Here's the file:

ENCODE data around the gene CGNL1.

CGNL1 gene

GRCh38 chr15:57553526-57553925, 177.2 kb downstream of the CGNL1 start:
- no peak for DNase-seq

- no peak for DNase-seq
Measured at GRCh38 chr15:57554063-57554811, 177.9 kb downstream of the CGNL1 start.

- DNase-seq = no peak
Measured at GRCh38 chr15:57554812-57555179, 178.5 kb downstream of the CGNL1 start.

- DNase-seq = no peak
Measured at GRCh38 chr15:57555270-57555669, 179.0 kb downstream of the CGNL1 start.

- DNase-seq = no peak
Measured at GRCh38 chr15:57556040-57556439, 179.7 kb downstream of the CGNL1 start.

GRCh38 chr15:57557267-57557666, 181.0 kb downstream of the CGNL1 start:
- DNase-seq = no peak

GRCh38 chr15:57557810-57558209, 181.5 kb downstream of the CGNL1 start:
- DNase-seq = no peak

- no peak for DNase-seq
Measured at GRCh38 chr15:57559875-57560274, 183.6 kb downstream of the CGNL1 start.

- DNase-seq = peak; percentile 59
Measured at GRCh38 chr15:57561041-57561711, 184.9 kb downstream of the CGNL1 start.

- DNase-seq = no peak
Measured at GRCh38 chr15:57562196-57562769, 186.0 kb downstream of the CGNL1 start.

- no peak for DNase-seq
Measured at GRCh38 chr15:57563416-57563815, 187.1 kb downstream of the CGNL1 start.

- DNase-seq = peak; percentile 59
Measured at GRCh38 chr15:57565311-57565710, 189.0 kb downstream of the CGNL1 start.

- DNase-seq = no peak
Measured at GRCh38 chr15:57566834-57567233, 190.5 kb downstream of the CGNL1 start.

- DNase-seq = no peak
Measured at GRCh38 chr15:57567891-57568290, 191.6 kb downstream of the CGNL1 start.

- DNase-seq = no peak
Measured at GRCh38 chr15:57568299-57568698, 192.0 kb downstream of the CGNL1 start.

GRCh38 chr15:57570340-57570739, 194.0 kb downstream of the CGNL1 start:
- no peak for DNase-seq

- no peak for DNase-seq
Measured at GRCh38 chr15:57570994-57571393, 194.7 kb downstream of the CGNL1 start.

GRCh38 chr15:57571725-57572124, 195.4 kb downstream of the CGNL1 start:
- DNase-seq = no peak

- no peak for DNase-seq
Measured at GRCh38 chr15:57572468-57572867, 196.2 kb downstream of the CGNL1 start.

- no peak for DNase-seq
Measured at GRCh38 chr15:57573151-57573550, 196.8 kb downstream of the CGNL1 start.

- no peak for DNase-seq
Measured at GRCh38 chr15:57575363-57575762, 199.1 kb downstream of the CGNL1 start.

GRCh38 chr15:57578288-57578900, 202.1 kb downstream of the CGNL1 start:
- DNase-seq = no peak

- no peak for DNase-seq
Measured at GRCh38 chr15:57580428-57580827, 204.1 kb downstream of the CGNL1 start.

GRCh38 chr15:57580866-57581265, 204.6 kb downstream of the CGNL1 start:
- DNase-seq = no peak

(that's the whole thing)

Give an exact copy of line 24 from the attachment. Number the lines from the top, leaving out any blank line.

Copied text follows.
Measured at GRCh38 chr15:57563416-57563815, 187.1 kb downstream of the CGNL1 start.